A CT scan can be requested by your doctor to look for the cause of a very wide range of symptoms. CT scans provide very detailed images of your body which can be interpreted by a Consultant Radiologist and the report is sent back to your referring doctor.
We use CT to investigate problems of the brain, neck, chest, abdomen and pelvis. CT is also often used to assess bones and joints.
Because of the relatively high dose of radiation it is important that your referring doctor provides a good reason for a CT to be performed and asks a specific question that can be answered. All requests are checked by a Consultant Radiologist before it can be booked to check it is the correct investigation for the question in mind. For many CT examinations (such as CT of the neck, chest, abdomen or pelvis) you will need to be given an injection of a dye material which shows up on the scan. This involves placing an intravenous tube into a vein in the arm. This contrast dye may upset your kidneys, so it is important that your referring doctor tells us if you have any kidney problems. Sometimes a blood test is required before you can be accepted for a CT scan.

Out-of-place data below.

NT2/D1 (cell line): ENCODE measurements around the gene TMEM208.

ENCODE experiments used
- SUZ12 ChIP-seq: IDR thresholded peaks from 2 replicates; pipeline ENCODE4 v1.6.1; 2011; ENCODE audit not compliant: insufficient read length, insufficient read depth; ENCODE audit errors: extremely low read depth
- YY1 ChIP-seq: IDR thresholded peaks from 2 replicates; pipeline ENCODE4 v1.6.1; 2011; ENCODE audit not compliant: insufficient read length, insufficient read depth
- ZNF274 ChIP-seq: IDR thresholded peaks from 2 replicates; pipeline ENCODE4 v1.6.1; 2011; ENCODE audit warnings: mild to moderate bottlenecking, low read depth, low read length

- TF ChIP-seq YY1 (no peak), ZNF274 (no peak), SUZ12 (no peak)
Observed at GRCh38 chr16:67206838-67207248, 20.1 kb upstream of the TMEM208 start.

It is important that you tell your referring doctor that you are, or could be, pregnant. Before having a CT scan all female patients of childbearing age are routinely asked if they are pregnant. If you are pregnant there may be alternative tests available to help reach a diagnosis, and your referring doctor should discuss the options with a Radiologist before you are referred. Generally CT is not performed on pregnant women unless absolutely necessary.